Neasden Temple Is Built From Over 5,000 Tons of Hand-Carved Stone

UNITED KINGDOM, September 22, 2020 (Dezeen): The next Open House London documentary offers a glimpse of Neasden Temple, a place of worship in northwest London that was built using ancient Hindu texts and 26,000 pieces of stone. Filmed by Jim Stephenson, the documentary is one of nine videos that will feature on Dezeen throughout Open House London 2020 to shine a light on rarely published places in the capital. Neasden Temple, formally known as BAPS Shri Swaminarayan Mandir, opened in 1995 as the first traditional Hindu temple, or mandir, in Europe. Today it serves as both a place of worship and a center for community outreach activities.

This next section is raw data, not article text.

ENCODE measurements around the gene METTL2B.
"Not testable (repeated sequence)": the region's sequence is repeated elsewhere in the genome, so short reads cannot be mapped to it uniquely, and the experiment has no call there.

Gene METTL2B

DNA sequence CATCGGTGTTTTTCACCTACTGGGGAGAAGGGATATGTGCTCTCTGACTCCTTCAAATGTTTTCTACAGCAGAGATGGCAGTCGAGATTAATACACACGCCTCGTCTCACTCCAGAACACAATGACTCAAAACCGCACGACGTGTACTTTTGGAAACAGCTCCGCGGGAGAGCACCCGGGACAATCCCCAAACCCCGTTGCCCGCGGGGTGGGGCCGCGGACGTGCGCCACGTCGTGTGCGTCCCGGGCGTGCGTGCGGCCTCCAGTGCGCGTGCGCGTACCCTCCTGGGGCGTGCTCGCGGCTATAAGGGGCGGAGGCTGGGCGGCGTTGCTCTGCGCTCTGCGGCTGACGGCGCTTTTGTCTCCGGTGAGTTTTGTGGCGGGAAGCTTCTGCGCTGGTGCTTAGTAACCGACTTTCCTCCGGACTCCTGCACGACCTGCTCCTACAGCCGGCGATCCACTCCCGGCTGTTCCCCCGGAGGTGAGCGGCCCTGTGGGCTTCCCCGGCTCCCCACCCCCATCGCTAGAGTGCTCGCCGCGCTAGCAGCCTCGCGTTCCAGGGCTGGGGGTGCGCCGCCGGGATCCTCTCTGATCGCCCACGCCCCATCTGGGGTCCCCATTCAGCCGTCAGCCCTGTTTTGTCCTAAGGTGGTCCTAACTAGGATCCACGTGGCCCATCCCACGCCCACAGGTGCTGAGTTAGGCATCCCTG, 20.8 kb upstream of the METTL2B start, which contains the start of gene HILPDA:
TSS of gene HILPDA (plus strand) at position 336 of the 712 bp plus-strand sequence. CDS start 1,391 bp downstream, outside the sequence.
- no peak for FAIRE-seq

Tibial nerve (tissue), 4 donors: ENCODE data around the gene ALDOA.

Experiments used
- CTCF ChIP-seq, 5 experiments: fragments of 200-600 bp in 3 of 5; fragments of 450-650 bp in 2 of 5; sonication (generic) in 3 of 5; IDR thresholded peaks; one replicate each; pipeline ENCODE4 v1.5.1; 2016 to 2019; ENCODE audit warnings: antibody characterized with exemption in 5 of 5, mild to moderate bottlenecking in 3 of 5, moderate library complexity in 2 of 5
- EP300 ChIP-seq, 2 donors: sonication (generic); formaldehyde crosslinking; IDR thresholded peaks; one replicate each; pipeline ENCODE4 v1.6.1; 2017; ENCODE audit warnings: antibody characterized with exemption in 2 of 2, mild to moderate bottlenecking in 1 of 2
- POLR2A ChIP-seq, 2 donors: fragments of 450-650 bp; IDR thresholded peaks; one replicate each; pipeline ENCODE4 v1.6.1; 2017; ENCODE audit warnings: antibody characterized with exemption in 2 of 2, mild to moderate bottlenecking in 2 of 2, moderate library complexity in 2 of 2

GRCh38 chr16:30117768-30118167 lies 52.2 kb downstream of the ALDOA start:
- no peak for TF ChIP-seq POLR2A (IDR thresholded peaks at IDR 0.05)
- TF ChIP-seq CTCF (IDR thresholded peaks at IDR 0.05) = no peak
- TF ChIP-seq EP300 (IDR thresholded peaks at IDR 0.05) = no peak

The temple was built with over 5,000 tons of Bulgarian limestone and Italian Carrara marble, hand-carved in India by 1,500 artisans. The 26,000 pieces of finished stone carvings were then sent to the UK to be assembled on-site by more than 3,000 volunteers, without any reinforcing iron or steel. In the video, tour guide and head monk Yogvivekdas Swami explains the story of the temple’s design, which was dictated by ancient texts called the Vastu Shastra. The Vastu Shastra, which translates as “science of architecture,” is a traditional Indian system of architecture that incorporates traditional Hindu beliefs and has informed the design of mandirs since 1500 BCE. “Ancient Hindu builders envision the mandir not merely as a sacred structure, but as an actual form of God,” Swami concluded. “A mandir is such a place where architecture and art come together to provide a divine experience.”